This page's shorter URL is http://tinyurl.com./ytllr.
What's the gen on the CSRSS backspace bug in Windows NT 4/NT 2000/NT XP ?
This is the Frequently Given Answer to that question.
The CSRSS Backspace Bug is a bug in the Win32 subsystem server
csrss.exe) in Windows NT. It is particularly
notable for several reasons:
As far as I can determine, the first public report of the bug was on 2001-10-23, in a message posted by Masaru Tsuchiyama in the comp.os.ms-windows.programmer.win32 newsgroup on Usenet, who attributes its discovery to "a co-worker".
The bug definitely affects all versions of Windows NT from version 4 onwards (Windows NT 4, Windows NT 2000, and Windows NT XP) irrespective of service pack, except for Windows NT 2000 with service pack 3 applied and Windows NT XP with service pack 1 applied.
csrss.exe has been a part of Windows NT from the
beginning, it probably affects Windows NT 3.5 and Windows NT 3.1 as well.
(I have seen a report that appears to confirm that this bug does indeed
affect Windows NT 3.5 and Windows NT 3.1. However, this report was
originally written in German, and may have been incorrectly translated.)
No version of DOS-Windows (DOS-Windows 3.x, DOS-Windows 95, DOS-Windows
98, or DOS-Windows ME) is affected by this bug. DOS-Windows does not have
This bug causes an access violation in the
Normally, with other processes, an access violation causes a message box
to be displayed containing a dump of the state of the process, and the
process to be terminated. If a debugger is installed, one is given the
option to debug the process. The Windows NT operating system carries on
unaffected, and other processes continue to run.
However, Windows NT considers
csrss.exe to be a vital system
process, just like Unix considers process 1,
init, to be a
vital system process. If process 1 dies for whatever reason on Unix, the
kernel issues a "panic" message. If
csrss.exe dies for
whatever reason, Windows NT considers the error to be unrecoverable and
halts with a "bug check" (i.e. the infamous "Blue Screen of
Death"). (Windows NT considers
winlogon.exe to be similarly
vital, and will halt with a "bug check" if that process ever dies for any
No application program data will be saved. Files and directories whose contents are not in the process of being altered at the time of the crash are very unlikely to be affected, however.
csrss.exeowes its very existence to a notion, taken from microkernel operating systems, that system services run as ordinary application processes, rather than as part of the kernel. The very intention of this design is that if a system process dies, it does not take the kernel with it. Unfortunately, Windows NT committing suicide in sympathy when it notices that
csrss.exehas died defeats this entire idea. (Windows NT is not a microkernel operating system, of course.)
This bug is triggered by writing ordinary text characters to a console. Here is the simplest means for doing so:
notepaddoes not. However,
editdoes. Simply press [Ctrl-P] before pressing the [TAB] and [Backspace] keys.)
A simple QBASIC program to create such a text file is:
OPEN "CSRSSBUG.TXT" FOR OUTPUT AS 1 FOR I% = 1 TO 4096 PRINT #1, I%; CHR$(9); STRING$(16, 8); NEXT
One can also write a short (around 10 lines) C or C++ language program to
trigger the bug. This bug involves the actual handling of backspace
characters when written to consoles using high-level console I/O.
The exact mechanism by which the text characters reach the console is
immaterial. Programs that call
WriteFile, or any C library routines that are layered on top
of them such as
printf, will all cause
the bug to trigger.
This is true even of non-Win32 Windows NT programs that perform
high-level console I/O, such as POSIX Windows NT programs.
Displaying the file using the POSIX
cat command supplied by
Microsoft will trigger this bug, for example.
One can also write a short script to trigger this bug in any scripting language that allows one to write characters to standard output, including VBScript, perl, and REXX. Here is a 3 line REXX script, for example:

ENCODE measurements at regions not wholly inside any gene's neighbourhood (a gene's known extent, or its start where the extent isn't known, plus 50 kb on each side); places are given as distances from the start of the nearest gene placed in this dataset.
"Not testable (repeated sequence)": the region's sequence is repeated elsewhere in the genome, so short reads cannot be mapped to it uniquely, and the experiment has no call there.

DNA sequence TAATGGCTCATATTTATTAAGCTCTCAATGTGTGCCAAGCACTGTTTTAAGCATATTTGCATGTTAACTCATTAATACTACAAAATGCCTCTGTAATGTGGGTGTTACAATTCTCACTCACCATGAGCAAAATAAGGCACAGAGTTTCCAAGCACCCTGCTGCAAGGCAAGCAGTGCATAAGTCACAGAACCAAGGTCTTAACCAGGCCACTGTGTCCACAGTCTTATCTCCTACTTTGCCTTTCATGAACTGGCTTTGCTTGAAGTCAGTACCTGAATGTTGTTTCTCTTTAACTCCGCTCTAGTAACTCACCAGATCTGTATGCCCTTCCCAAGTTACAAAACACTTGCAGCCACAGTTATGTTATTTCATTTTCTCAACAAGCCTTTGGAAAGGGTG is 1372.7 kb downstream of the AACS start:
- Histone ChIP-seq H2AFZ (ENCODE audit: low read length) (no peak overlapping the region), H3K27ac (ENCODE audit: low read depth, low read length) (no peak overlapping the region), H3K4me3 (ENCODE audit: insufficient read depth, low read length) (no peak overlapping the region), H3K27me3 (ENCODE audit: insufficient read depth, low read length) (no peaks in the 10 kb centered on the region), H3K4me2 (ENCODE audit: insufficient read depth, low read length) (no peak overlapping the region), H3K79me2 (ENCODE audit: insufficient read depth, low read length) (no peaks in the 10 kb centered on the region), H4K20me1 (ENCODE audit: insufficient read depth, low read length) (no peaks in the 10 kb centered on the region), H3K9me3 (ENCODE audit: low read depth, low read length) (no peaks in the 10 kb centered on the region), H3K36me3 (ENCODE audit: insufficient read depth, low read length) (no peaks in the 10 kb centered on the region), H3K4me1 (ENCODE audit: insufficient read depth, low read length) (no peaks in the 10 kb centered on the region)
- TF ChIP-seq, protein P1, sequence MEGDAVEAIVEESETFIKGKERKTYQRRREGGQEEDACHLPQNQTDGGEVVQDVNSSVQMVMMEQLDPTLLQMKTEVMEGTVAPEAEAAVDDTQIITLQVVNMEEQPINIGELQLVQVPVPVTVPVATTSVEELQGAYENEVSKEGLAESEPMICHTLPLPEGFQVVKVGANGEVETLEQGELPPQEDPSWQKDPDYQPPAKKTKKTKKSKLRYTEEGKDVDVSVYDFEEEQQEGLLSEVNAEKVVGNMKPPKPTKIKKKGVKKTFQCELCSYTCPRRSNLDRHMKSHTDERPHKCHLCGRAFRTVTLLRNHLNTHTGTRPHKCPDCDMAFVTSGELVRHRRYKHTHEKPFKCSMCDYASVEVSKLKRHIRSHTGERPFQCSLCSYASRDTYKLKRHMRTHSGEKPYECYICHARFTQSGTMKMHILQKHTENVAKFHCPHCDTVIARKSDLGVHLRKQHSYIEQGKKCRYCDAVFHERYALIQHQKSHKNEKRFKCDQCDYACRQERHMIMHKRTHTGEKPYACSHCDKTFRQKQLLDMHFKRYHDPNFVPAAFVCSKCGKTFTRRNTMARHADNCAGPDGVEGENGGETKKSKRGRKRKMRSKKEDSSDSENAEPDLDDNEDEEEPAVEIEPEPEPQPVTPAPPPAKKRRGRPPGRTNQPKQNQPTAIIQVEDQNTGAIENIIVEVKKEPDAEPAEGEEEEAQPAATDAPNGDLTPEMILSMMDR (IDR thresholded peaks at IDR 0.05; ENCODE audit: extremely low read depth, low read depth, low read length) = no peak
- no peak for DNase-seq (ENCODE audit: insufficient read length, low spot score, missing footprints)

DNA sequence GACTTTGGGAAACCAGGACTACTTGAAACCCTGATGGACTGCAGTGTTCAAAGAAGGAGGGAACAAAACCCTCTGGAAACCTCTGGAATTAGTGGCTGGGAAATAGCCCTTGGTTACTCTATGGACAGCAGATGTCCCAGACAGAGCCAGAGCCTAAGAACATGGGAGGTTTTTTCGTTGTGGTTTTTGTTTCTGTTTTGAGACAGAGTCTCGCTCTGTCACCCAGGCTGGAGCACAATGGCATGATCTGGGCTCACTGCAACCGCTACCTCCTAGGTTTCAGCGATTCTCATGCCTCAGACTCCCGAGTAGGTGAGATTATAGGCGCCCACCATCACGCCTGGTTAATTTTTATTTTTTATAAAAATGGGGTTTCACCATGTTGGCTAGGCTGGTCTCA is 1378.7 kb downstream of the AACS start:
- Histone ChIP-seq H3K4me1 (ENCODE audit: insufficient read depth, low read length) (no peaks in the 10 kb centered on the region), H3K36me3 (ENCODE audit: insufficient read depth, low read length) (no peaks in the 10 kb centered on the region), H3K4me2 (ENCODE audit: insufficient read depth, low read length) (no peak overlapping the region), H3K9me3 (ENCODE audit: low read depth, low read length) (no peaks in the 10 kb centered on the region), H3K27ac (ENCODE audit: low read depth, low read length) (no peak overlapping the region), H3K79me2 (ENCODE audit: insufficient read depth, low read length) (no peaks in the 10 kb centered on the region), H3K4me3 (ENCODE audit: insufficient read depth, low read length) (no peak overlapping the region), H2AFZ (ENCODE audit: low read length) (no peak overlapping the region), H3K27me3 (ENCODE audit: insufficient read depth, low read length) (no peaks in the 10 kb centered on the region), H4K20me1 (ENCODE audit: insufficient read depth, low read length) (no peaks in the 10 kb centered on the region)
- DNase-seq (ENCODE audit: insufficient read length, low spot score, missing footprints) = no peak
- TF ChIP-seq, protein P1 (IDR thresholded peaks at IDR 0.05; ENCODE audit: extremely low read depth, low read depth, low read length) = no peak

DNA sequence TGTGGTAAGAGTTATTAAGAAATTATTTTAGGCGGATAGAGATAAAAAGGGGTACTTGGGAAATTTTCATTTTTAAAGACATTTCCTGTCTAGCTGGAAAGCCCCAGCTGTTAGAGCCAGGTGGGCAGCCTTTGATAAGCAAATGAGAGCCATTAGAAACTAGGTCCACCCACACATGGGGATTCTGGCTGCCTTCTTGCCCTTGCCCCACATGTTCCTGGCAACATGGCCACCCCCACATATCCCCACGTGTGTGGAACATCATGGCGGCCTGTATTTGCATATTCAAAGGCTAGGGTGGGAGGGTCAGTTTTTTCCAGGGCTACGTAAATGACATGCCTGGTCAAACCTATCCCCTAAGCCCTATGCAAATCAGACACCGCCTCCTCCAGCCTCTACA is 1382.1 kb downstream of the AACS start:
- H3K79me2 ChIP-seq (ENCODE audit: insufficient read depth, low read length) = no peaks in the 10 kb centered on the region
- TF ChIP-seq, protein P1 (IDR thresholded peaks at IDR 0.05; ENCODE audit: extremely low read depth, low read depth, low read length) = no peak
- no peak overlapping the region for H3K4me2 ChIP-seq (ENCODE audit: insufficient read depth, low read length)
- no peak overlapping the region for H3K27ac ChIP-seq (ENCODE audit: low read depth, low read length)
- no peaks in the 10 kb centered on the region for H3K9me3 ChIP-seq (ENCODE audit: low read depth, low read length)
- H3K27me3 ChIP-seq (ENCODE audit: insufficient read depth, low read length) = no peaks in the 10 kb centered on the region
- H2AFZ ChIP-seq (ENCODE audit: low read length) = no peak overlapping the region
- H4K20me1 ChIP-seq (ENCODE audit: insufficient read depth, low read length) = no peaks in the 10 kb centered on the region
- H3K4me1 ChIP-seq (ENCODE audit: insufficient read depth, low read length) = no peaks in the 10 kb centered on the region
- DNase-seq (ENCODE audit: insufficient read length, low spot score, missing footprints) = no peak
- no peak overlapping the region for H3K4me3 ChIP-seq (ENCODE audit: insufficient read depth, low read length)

do forever call charout ,"090908080808080808080808080808080808"X end
This bug will not be triggered by programs that display data using
low-level console I/O. Displaying a text file containing
backspace characters using a
list command that presents a
scrollable "full-screen" interface, for example, will not trigger this
This bug is not triggered by the
cat command supplied by
Cygwin. (Ironically, given that Cygwin is largely used to compile programs
that use the POSIX system API, Cygwin programs are actually Win32 programs,
not POSIX Windows NT programs. Cygwin interposes its own processing on top
of the Win32 high-level console I/O processing which by chance
happens to avoid this bug.)
This bug cannot be triggered by a QBASIC program. The PRINT statement in QBASIC actually performs low-level console I/O internally.
No access controls influence the triggering of this bug, and no user privileges are required in order to trigger it.
Microsoft worms: No known Microsoft worm exploits this bug.
However, given that Visual BASIC code to allocate a console and write a string of characters to it is supplied in Microsoft KnowledgeBase article Q171654 , it would not be difficult to modify an existing Microsoft worm written in VBScript or Visual BASIC to exploit this bug.
ActiveX: No known ActiveX control exploits this bug.
However, it is trivial for an ActiveX control to exploit this bug. ActiveX controls do not execute in a "sandbox", and are not subject to restrictions on what system APIs they can call. An ActiveX control can easily allocate a console and write characters to it.
ActiveX controls can, of course, perform other mischievous actions, too,
such as calling the
ExitWindows() system API functions. However, the difference
between those actions and exploiting this bug is that appropriate choices
of access controls and user privileges for the user accounts that use
Microsoft's web browser can prevent ActiveX controls from being able to
delete files or reboot the machine, whereas there are no access controls
or user privileges that can prevent an ActiveX control from allocating a
console and writing characters to it.
HTTP server denial of service attacks: It appears, after a superficial analysis, to be non-trivial to cause, via a web server, a machine running Windows NT to crash, using this bug, from an HTTP client. A complete analysis has not yet been performed, however.
VBScript: It appears, after a superficial analysis, to be possible to exploit this bug via VBScript embedded into a web page. No practical test has yet been performed, however.